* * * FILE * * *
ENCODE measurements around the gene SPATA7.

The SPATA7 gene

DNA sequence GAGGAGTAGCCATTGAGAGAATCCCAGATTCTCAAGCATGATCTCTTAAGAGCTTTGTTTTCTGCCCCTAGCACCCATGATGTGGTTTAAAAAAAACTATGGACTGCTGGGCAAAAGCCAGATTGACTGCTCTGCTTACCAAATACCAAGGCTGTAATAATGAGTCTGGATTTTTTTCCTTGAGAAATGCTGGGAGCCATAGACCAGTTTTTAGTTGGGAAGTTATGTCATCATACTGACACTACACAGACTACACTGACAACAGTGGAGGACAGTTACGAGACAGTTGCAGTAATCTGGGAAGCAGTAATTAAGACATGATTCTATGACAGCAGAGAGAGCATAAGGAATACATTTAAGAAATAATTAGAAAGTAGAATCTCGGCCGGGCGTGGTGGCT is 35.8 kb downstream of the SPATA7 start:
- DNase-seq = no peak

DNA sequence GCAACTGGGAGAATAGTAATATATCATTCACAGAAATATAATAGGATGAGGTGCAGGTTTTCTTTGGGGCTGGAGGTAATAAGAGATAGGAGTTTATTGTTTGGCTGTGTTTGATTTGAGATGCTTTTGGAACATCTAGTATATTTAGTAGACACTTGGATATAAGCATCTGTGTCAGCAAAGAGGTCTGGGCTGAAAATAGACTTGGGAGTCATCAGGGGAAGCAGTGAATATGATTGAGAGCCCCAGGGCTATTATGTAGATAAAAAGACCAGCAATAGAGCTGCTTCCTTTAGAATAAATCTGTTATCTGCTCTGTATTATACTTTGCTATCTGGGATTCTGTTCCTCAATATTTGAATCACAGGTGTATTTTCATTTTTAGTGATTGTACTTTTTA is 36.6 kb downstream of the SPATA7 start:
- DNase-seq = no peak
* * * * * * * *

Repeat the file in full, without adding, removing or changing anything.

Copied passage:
ENCODE measurements around the gene SPATA7.

The SPATA7 gene

DNA sequence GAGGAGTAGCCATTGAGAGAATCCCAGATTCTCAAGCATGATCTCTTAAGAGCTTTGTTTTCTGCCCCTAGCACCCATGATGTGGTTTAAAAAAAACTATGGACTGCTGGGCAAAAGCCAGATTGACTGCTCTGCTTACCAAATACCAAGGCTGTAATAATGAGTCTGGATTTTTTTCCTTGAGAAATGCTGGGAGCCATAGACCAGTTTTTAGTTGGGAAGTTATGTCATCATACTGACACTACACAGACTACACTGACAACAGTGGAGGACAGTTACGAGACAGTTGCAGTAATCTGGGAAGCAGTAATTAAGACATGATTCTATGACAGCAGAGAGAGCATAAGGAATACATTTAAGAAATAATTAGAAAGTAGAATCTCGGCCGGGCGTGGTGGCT is 35.8 kb downstream of the SPATA7 start:
- DNase-seq = no peak

DNA sequence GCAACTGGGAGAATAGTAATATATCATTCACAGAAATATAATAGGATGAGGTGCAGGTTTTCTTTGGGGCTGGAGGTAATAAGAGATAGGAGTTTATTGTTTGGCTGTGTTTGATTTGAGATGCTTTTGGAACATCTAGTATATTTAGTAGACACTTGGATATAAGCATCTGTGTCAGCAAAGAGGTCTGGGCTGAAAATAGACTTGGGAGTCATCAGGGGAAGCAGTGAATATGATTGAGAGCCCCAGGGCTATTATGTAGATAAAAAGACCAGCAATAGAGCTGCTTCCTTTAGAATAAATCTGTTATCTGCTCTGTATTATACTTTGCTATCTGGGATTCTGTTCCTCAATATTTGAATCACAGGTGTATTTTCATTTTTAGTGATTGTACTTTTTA is 36.6 kb downstream of the SPATA7 start:
- DNase-seq = no peak